Validity and responsiveness of combined inflammation and combined joint damage scores based on the OMERACT rheumatoid arthritis MRI scoring system (RAMRIS)

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DOI

  • Ulf Sundin, Diakonhjemmet Hospital, Universitetet i Oslo
  • ,
  • Mikkel Østergaard, Rigshospitalet, Københavns Universitet
  • ,
  • Daniel Glinatsi, Rigshospitalet
  • ,
  • Anna Birgitte Aga, Diakonhjemmet Hospital
  • ,
  • Kim Hørslev-Petersen, King Christian 10th Hospital for Rheumatic Diseases, Syddansk Universitet
  • ,
  • Merete L. Hetland, Rigshospitalet, Københavns Universitet
  • ,
  • Kristian Stengaard-Pedersen
  • Peter Junker, Odense Universitetshospital, Syddansk Universitet
  • ,
  • Bo J. Ejbjerg, Zealand University Hospital
  • ,
  • Paul Bird, University of New South Wales (UNSW) Australia
  • ,
  • Philip G. Conaghan, Leeds University, NIHR Leeds Biomedical Research Centre
  • ,
  • Siri Lillegraven, Diakonhjemmet Hospital
  • ,
  • Espen A. Haavardsholm, Diakonhjemmet Hospital, Universitetet i Oslo

Objective. The RAMRIS [Outcome Measures in Rheumatology rheumatoid arthritis (RA) magnetic resonance imaging (MRI) Scoring system] is used in clinical RA trials. We have investigated methods to combine the RAMRIS features into valid and responsive scores for inflammation and joint damage. Methods. We used data from 3 large randomized early RA trials to assess 5 methods to develop a combined score for inflammation based on RAMRIS bone marrow edema, synovitis, and tenosynovitis scores, and a combined joint damage score based on erosions and joint space narrowing. Methods included unweighted summation, normalized summation, and 3 different variants of weighted summation of the RAMRIS features. We used a derivation cohort to calculate summation weights to maximize the responsiveness of the combined score. Construct validity of the combined scores was examined by assessing correlations to imaging, clinical, and biochemical measures. Responsiveness was tested by calculating the standardized response mean (SRM) and the relative efficiency of each score in a validation cohort. Results. Patient characteristics, as well as baseline and followup RAMRIS scores, were comparable between cohorts. All combined scores were significantly correlated to other imaging, clinical, and biochemical measures. Inflammation scores combined by normalized and weighted summation had significantly higher responsiveness in comparison to unweighted summation, with SRM (95% CI) for unweighted summation 0.62 (0.51-0.73), normalized summation 0.73 (0.63-0.83), and weighted summation 0.74 (0.64-0.84). For the damage score, there was a trend toward higher responsiveness for weighted summation. Conclusion. Combined MRI scores calculated by normalized or weighted summation of individual MRI pathologies were valid and responsive.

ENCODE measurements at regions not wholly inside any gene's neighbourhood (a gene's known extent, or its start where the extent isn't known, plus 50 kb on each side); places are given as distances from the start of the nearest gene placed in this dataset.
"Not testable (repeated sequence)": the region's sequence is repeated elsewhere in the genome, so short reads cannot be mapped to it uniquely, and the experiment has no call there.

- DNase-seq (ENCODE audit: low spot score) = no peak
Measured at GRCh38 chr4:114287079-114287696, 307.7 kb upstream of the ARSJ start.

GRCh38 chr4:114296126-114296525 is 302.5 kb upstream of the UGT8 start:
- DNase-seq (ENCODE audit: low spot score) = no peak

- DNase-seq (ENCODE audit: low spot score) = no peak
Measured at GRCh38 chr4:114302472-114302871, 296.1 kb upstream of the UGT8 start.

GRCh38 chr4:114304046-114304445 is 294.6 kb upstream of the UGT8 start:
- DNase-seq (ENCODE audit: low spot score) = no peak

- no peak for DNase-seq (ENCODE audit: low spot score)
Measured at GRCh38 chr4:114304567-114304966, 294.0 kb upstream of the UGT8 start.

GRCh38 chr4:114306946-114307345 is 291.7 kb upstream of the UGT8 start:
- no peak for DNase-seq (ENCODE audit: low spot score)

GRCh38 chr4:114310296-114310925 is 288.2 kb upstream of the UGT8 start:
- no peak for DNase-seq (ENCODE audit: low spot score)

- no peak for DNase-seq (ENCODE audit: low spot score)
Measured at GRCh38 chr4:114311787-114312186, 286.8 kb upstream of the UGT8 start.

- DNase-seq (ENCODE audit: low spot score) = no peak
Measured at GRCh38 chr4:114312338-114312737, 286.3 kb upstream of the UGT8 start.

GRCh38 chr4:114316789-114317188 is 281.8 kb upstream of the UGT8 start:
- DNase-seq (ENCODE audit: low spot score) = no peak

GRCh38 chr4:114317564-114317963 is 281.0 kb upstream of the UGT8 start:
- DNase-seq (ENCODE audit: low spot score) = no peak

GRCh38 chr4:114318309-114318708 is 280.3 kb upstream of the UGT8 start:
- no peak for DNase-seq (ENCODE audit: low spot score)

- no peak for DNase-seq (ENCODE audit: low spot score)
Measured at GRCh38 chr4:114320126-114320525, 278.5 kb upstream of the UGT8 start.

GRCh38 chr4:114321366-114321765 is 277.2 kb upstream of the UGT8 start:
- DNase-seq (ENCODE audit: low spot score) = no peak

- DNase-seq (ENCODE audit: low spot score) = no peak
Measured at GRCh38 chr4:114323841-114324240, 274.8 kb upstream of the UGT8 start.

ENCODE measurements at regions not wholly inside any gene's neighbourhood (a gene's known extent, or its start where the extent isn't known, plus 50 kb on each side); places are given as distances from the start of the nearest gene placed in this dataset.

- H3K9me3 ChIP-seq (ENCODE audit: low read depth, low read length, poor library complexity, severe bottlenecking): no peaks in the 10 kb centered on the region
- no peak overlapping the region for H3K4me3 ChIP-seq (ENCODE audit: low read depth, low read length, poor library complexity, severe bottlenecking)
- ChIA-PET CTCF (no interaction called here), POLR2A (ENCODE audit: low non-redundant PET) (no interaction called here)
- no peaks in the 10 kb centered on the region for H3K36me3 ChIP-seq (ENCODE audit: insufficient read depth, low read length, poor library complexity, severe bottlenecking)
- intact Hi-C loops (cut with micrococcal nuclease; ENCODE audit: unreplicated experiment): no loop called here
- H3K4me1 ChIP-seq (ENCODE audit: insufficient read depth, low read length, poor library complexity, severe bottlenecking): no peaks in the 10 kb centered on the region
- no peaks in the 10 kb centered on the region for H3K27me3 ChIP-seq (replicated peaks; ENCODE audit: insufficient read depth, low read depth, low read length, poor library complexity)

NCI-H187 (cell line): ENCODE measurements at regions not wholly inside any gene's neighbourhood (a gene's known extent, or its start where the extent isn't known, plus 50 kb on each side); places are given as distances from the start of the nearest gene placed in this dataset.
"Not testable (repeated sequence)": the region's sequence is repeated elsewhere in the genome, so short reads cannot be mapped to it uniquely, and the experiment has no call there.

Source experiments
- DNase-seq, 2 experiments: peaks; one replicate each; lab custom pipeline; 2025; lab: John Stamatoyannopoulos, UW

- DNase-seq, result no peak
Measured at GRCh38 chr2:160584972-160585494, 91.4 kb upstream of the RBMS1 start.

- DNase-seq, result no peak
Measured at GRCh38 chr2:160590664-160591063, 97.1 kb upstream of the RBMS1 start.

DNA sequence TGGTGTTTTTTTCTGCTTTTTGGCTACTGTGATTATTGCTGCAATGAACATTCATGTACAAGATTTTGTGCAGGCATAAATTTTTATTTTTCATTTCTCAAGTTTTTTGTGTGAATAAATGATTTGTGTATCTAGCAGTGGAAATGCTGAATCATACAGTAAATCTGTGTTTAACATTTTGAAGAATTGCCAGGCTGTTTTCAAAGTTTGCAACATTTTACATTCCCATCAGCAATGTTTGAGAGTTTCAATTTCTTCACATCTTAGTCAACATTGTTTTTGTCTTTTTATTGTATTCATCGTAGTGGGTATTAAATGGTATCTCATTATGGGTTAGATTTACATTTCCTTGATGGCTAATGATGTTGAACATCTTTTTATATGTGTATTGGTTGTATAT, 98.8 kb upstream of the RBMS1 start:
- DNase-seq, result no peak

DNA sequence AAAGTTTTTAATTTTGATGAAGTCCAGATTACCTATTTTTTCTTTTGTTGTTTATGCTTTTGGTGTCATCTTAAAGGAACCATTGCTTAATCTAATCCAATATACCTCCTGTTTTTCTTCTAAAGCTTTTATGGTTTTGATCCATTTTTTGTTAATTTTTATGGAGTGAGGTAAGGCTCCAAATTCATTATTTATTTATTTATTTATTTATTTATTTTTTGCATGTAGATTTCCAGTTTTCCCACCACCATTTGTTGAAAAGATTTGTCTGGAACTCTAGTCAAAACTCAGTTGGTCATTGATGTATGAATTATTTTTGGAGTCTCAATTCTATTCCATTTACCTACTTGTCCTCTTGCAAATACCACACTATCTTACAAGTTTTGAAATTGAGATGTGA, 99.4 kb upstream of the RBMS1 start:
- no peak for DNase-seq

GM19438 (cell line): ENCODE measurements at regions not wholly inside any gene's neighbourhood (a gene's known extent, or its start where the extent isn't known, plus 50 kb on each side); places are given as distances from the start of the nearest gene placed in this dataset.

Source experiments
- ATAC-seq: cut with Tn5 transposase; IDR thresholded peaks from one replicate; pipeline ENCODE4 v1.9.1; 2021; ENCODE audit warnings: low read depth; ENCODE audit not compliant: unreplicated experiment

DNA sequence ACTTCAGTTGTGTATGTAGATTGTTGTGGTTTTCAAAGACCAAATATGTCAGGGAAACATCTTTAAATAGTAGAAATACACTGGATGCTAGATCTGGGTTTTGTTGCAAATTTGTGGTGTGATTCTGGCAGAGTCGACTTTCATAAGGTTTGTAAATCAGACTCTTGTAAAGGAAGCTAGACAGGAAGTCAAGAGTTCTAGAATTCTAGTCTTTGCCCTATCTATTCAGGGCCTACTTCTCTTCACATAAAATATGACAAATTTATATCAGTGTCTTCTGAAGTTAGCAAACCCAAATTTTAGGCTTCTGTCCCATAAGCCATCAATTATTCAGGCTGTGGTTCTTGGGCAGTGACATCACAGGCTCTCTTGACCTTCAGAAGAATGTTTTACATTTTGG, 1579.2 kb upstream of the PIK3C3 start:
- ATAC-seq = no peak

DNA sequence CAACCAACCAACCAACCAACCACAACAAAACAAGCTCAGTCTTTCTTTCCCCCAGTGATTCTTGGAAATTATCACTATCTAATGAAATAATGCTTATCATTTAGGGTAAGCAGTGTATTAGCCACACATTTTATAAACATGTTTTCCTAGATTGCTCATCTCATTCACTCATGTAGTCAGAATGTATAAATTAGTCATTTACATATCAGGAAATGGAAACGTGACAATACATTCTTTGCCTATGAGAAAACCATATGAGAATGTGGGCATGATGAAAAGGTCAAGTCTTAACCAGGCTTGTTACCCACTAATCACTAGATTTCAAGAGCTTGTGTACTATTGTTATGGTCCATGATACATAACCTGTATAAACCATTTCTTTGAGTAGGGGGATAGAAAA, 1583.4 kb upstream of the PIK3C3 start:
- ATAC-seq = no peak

Original languageEnglish
JournalJournal of Rheumatology
Volume46
Issue9
Pages (from-to)1222-1227
Number of pages6
ISSN0315-162X
DOIs
Publication statusPublished - 2019

    Research areas

  • Clinical trials, Magnetic resonance imaging, Omeract, Outcome assessment, Rheumatoid arthritis

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